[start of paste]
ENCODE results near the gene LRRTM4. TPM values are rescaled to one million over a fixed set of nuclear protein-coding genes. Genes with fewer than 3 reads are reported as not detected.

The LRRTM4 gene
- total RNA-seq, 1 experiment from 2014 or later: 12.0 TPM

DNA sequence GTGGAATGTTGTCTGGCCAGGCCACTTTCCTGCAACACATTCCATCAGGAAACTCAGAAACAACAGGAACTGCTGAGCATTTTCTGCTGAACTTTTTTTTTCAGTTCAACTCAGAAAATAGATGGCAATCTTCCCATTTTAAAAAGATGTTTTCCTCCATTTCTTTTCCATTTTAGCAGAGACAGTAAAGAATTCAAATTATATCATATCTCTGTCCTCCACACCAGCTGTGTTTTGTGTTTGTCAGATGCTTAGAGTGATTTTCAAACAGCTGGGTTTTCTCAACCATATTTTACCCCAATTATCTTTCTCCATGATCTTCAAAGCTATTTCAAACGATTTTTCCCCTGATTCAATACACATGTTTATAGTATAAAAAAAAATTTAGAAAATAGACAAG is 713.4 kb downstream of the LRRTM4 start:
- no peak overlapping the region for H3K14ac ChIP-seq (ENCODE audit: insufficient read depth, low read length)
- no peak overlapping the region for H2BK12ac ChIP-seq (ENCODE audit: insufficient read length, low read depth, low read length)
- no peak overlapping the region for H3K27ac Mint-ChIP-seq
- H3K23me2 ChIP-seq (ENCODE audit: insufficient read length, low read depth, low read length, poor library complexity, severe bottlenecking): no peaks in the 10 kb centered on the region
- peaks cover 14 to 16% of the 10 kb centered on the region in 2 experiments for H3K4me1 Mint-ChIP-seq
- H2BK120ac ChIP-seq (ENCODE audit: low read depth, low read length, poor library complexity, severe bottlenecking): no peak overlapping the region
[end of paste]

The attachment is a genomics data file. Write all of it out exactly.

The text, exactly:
ENCODE results near the gene LRRTM4. TPM values are rescaled to one million over a fixed set of nuclear protein-coding genes. Genes with fewer than 3 reads are reported as not detected.

The LRRTM4 gene
- total RNA-seq, 1 experiment from 2014 or later: 12.0 TPM

DNA sequence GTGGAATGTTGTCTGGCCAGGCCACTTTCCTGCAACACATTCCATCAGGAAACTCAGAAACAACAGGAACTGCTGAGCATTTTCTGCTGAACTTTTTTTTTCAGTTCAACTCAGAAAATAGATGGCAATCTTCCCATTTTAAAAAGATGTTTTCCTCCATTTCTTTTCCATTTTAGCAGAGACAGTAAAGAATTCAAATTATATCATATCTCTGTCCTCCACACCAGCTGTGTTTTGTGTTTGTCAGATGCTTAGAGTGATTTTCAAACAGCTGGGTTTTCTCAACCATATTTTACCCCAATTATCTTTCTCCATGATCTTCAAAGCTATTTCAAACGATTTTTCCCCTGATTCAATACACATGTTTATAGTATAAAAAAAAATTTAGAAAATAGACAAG is 713.4 kb downstream of the LRRTM4 start:
- no peak overlapping the region for H3K14ac ChIP-seq (ENCODE audit: insufficient read depth, low read length)
- no peak overlapping the region for H2BK12ac ChIP-seq (ENCODE audit: insufficient read length, low read depth, low read length)
- no peak overlapping the region for H3K27ac Mint-ChIP-seq
- H3K23me2 ChIP-seq (ENCODE audit: insufficient read length, low read depth, low read length, poor library complexity, severe bottlenecking): no peaks in the 10 kb centered on the region
- peaks cover 14 to 16% of the 10 kb centered on the region in 2 experiments for H3K4me1 Mint-ChIP-seq
- H2BK120ac ChIP-seq (ENCODE audit: low read depth, low read length, poor library complexity, severe bottlenecking): no peak overlapping the region